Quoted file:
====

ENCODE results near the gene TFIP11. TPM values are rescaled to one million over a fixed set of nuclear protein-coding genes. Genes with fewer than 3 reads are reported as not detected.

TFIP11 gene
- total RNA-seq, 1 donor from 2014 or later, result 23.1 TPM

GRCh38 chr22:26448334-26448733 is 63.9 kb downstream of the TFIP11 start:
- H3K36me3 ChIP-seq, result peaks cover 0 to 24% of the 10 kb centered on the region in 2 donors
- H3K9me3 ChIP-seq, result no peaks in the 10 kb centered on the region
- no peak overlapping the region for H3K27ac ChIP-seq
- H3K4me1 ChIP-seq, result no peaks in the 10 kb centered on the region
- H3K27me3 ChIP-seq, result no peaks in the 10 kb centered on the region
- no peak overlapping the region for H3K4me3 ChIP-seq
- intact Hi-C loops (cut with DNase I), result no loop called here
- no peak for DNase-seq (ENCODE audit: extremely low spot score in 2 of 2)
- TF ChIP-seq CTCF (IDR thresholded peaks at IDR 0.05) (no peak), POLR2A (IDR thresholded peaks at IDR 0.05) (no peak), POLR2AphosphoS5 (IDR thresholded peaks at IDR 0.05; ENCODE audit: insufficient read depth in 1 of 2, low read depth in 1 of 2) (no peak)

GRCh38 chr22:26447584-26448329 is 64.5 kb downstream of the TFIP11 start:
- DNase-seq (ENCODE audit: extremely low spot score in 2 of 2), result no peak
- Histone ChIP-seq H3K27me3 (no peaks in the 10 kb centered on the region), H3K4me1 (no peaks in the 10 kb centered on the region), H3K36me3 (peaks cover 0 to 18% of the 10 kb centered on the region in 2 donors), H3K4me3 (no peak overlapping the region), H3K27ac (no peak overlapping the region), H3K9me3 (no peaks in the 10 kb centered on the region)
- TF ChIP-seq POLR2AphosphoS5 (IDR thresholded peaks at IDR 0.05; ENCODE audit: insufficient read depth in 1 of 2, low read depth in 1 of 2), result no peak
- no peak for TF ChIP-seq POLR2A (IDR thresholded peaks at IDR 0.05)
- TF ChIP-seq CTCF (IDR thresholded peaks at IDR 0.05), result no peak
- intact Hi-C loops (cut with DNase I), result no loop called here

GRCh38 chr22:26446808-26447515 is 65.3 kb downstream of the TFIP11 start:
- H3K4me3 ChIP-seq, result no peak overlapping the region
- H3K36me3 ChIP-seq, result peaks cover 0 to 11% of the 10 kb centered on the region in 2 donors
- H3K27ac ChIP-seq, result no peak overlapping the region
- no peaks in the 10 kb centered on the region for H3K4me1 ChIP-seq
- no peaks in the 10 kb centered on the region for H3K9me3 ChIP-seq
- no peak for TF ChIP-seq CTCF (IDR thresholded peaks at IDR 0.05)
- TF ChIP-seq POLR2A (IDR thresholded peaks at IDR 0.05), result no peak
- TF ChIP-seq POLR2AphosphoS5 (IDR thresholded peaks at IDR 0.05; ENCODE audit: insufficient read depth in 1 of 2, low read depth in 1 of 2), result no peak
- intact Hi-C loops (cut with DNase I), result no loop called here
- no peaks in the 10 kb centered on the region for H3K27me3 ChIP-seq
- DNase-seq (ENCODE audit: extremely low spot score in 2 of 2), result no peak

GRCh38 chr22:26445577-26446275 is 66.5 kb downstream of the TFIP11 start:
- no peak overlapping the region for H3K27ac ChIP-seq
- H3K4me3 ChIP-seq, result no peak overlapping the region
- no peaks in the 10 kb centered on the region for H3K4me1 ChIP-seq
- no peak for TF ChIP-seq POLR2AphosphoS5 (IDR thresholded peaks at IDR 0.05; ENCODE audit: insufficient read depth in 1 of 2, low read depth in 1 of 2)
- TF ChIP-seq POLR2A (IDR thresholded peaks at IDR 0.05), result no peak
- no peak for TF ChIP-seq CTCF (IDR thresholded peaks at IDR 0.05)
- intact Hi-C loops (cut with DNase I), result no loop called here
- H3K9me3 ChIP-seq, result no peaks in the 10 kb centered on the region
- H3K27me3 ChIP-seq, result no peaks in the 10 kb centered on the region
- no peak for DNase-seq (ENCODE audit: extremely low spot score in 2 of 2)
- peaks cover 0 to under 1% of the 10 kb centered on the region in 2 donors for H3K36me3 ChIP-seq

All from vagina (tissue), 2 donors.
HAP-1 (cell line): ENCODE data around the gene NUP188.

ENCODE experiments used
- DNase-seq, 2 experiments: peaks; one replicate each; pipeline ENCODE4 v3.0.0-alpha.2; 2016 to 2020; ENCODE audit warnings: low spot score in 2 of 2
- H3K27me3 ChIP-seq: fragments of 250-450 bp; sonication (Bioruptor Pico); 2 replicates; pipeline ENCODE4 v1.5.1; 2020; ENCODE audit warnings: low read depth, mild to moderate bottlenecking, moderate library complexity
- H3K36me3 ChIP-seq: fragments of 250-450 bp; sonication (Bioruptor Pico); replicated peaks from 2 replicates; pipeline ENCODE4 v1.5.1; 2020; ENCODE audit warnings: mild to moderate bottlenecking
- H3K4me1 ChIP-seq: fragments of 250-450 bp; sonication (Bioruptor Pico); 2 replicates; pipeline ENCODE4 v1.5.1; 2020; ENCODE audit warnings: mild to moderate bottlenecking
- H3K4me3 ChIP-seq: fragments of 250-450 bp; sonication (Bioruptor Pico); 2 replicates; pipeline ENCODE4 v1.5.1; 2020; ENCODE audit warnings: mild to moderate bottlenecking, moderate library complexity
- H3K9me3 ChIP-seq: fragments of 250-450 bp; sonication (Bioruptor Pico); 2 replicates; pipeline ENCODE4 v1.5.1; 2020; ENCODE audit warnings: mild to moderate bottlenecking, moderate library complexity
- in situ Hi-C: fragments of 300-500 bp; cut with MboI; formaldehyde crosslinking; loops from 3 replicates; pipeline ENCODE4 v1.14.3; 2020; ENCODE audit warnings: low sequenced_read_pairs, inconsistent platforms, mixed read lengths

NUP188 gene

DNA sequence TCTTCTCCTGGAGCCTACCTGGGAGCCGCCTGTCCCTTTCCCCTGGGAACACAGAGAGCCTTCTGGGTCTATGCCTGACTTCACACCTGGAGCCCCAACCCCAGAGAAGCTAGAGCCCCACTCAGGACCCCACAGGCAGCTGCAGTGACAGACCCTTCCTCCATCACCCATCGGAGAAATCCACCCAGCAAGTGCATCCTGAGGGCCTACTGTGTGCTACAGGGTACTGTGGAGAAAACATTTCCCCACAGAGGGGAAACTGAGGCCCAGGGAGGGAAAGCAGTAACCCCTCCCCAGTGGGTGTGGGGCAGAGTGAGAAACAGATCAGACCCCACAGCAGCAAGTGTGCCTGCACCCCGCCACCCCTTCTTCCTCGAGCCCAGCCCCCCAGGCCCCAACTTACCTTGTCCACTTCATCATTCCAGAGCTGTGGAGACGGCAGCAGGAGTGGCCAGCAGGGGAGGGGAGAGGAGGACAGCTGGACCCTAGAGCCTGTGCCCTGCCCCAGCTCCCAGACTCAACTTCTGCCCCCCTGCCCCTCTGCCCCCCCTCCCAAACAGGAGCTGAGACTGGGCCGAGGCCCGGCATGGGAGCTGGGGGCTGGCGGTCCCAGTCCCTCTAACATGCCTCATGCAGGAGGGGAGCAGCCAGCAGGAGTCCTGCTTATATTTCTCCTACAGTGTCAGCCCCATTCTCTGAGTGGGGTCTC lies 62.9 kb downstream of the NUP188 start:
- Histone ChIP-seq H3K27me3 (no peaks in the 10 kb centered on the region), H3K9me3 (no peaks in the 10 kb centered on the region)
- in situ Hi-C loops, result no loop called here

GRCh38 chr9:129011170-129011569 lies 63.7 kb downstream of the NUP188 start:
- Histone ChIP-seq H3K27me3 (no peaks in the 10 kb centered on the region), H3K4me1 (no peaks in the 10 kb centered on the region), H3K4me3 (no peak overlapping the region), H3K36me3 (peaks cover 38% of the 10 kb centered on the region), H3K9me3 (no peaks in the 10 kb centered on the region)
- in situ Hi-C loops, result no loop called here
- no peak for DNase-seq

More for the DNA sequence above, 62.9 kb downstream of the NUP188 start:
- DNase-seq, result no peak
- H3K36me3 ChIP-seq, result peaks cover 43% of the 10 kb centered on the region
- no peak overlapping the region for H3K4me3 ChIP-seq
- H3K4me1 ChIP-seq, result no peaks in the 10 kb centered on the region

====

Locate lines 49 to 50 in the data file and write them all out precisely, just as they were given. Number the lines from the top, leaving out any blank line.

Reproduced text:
- H3K27me3 ChIP-seq: fragments of 250-450 bp; sonication (Bioruptor Pico); 2 replicates; pipeline ENCODE4 v1.5.1; 2020; ENCODE audit warnings: low read depth, mild to moderate bottlenecking, moderate library complexity
- H3K36me3 ChIP-seq: fragments of 250-450 bp; sonication (Bioruptor Pico); replicated peaks from 2 replicates; pipeline ENCODE4 v1.5.1; 2020; ENCODE audit warnings: mild to moderate bottlenecking